Is The Gut Microbiome the Actual Source of Your Health?

Why We Have "Big Gut Energy" Today and Everyday

By: Jessica Ourisman
Is The Gut Microbiome the Actual Source of Your Health?

Dr. Steven Gundry MD went from being a lauded cardiothoracic surgeon and professor to being a microbiome-researcher, nutritional expert, and NYT  best-selling author, serving as the medical director and founder at the Center for Restorative Medicine and International Heart & Lung Institute in California. After one paradigm-shifting case with a patient, Dr. Gundry‘s eyes were opened to the importance of nutrition. “To witness something that I had been taught was impossible made me dedicate my career to finding out how he did it, and then to quit my professorship at the height of my career as a world-renowned heart surgeon [in order to] teach people those secrets,” he tells rē•spin.

At this point, he rē-examined the direction of his research and career and embarked on a completely new direction. His passion became working with patients preventatively, attempting to avoid the need for surgery altogether. This was when his career in restorative medicine began, rē-spinning his perspective on years of training and his successful practice — and it all comes down to the gut.

rē-thinking Gut Health, the Microbiome, and Physical Health

“As a researcher, I was trained that there was nothing new to be discovered but there were infinite things to be re-discovered through research — looking again at something in a different way,” he says. “2,500 years ago, Hippocrates [the ‘Father of Medicine’] said that all disease begins in the gut, and we are just now rediscovering how right he was!”

It was after witnessing the transformative effect of diet on a patient’s inoperable coronary disease that Dr. Gundry began rē-envisioning his treatment plans with new eyes. His fateful patient, whom he fondly refers to as Big Ed, presented with a condition so severe that neither stents nor bypass surgeries were viable. Yet in a matter of six months, Big Ed reversed his severe coronary blockages by altering his diet and taking supplements from a health food store. This reversal was proven by a cardiac catheterization procedure that allowed Dr. Gundry to see firsthand what he could scarcely believe.

This is when Dr. Gundry’s medical emphasis on gut health and the microbiome began, now the focus of his practice and research. “In my practice of Restorative Medicine [since], disease reversals happen when the microbiome is restored and the leaky gut is sealed. It never ceases to amaze me,” he says. In fact, Big Ed’s very diet inspired the same one that Dr. Gundry prescribes to his patients, and which was popularized in his best-selling Plant Paradox series.

rē-thinking the Gut-Brain Axis: the Microbiome-Gut-Brain Connection

Dr. Gundry found that it was the gut’s microbiome of bacteria that determined the health outcomes he had observed. “As I and others have discovered, all disease begins with an altered gut microbiome (i.e., communities of symbiotic microbes like bacteria, viruses, and fungi found in the human body) and with a leaky gut wall, or intestinal permeability,” he says.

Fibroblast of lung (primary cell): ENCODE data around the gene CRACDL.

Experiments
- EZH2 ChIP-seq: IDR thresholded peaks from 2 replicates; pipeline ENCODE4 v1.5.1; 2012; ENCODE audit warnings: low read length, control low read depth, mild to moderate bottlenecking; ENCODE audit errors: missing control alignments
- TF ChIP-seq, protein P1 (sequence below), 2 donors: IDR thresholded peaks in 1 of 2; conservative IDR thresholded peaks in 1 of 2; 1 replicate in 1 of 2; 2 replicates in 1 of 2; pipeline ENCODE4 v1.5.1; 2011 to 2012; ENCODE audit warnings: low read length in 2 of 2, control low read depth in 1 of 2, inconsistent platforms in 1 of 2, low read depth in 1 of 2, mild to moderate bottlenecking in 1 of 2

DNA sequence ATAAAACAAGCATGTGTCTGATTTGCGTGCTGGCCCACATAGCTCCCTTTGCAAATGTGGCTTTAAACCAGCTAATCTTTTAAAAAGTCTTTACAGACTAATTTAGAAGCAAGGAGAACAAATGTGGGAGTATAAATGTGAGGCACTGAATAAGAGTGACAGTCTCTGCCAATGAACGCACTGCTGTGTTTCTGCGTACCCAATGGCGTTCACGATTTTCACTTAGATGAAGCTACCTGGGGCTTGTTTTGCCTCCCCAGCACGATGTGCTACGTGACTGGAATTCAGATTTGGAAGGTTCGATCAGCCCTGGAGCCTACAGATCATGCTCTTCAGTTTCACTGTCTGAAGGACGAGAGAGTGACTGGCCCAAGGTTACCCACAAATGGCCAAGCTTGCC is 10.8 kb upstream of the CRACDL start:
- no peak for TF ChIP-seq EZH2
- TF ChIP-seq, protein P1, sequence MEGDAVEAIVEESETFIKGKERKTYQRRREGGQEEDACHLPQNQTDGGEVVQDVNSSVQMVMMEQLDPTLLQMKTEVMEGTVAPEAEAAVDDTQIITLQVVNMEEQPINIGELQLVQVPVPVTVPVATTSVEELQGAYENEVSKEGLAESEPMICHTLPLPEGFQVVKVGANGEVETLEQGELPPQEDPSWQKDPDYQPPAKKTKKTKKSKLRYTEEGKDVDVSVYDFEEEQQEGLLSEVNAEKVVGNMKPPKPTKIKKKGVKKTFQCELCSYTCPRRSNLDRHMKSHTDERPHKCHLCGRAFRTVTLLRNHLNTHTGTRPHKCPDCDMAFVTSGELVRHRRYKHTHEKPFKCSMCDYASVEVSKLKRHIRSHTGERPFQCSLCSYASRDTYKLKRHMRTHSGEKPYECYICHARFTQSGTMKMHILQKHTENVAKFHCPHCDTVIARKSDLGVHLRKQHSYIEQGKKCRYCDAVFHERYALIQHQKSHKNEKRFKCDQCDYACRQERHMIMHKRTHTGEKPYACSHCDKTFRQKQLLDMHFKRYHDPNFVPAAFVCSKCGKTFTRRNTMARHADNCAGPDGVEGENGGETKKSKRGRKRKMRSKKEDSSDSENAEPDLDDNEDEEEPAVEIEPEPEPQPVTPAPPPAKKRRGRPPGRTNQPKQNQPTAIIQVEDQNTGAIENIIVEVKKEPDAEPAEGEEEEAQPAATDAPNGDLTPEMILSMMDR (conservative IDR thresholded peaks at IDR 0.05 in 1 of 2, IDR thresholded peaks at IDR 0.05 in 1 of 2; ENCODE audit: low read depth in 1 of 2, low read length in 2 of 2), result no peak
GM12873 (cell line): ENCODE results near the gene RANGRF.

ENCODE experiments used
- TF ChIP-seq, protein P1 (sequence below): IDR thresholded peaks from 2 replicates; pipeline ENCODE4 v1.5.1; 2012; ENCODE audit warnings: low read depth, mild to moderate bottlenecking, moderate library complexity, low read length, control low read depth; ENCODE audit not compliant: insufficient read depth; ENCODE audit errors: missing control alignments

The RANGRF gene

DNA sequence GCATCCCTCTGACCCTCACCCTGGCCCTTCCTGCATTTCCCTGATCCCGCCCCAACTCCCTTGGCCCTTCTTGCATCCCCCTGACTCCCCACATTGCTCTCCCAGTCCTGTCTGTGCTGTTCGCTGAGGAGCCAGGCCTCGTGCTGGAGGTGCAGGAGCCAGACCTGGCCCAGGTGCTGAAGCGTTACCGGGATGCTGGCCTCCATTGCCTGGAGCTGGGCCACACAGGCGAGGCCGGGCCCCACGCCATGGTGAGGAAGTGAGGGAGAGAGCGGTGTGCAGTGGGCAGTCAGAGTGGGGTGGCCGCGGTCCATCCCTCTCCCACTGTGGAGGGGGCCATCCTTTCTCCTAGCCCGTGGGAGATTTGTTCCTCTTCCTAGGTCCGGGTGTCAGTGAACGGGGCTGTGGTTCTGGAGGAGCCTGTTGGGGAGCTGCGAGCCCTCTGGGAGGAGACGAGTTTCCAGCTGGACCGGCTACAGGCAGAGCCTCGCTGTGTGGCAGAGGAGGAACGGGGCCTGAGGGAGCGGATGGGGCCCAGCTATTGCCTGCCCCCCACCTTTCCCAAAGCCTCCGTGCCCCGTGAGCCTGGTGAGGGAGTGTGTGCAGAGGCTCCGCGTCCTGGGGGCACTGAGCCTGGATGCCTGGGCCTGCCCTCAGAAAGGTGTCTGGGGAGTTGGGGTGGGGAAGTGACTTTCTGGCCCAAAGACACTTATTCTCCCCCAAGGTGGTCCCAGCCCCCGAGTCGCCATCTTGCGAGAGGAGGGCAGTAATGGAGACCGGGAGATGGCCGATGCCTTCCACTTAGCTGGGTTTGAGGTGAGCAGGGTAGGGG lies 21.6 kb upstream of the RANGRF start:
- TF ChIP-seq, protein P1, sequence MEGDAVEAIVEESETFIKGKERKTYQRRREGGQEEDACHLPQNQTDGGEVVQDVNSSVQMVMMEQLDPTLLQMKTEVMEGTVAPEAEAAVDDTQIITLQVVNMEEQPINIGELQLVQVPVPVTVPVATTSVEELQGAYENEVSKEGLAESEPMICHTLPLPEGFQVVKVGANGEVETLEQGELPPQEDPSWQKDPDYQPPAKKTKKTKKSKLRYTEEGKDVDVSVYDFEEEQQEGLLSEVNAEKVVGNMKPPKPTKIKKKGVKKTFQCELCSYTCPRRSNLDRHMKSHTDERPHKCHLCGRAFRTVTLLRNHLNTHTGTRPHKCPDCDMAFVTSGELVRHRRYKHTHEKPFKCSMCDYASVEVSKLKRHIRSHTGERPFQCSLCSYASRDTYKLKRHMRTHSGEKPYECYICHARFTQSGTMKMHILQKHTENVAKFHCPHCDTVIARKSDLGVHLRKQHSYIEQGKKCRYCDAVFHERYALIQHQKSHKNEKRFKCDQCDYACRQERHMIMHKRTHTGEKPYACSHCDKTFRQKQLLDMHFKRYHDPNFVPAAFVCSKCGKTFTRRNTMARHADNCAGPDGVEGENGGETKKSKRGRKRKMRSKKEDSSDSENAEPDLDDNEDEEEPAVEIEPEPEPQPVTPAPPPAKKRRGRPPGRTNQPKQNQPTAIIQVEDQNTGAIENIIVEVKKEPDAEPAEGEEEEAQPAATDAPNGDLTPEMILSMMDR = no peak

While you have likely heard of the gut-brain axis, the newer approach championed by Dr. Gundry emphasizes the role of the microbiome. “We have known about the gut-brain axis for some time, but we have now amended that to the microbiome-gut-brain connection,” Dr. Gundry explains. Research shows that the diversity of gut microflora is linked with more positive health outcomes; in fact, the very same phenomenon is reflected via the skin‘s microbiome and the relative health of the skin.

Dr. Gundry adds that the influence of our gut microbiome doesn’t end with physical health outcomes; it also has mental health implications. “Remarkably, ‘feel-good’ hormones are generated first and foremost by the microbiome themselves, not by our gut wall and nerves, as we believed,” he continues. “Moreover, the language with which the microbiome talks to our brain and our energy-producing organelles, the mitochondria, called postbiotics, has recently been discovered. This discovery opens up exciting possibilities about how mental health actually is dependent on gut health!”

So…What Do We Eat?

With a new understanding of the potential to improve our physical and mental health via a microbiome-friendly diet, you might be interested in learning what such a diet entails. To learn the specifics of Dr. Gundry’s prescribed diet, you can try cooking a recipe or two from his cookbook, The Plant Paradox Cookbook.

But what you eat is only part of the story; it’s important to avoid microbiome-disruptive foods. “As I say in my books, it’s what I tell you not to eat that makes the biggest difference,” Dr. Gundry explains. “Try to eliminate all grains and pseudo-grains with the exception of millet and sorghum. If you eat beans, pressure cook them. And ditch the nightshades like potatoes, tomatoes, peppers, and goji berries.”

If what we eat (and eliminate) from our diets has the ability to impact the very foundation of our physical health and our mental health via the gut and its microbiome, this means that the very basis of mind-body wellness is emanating from an even more minuscule component than we had ever imagined: microbes! If this isn’t causing you to rē-think conventional notions of physical and mental health altogether — that they are closely connected — perhaps it is shining a light on just how deeply and how intricately their interrelation goes. We expect to hear much, much more about the significance of the microbiome to come in the world of health and wellness.


Self-Love Through Nourishment

Wellness chef Shauna Faulisi’s sugar-free chocolate sauce hits the spot
By: Sarah Clark

Cremini, Gorgonzola and Gruyere Pizza

Creating delicious memories in the kitchen.
By: kyoord

Strawberry and Pink Peppercorn Olive Oil Cake

Elevate your Mother's Day Brunch.
By: kyoord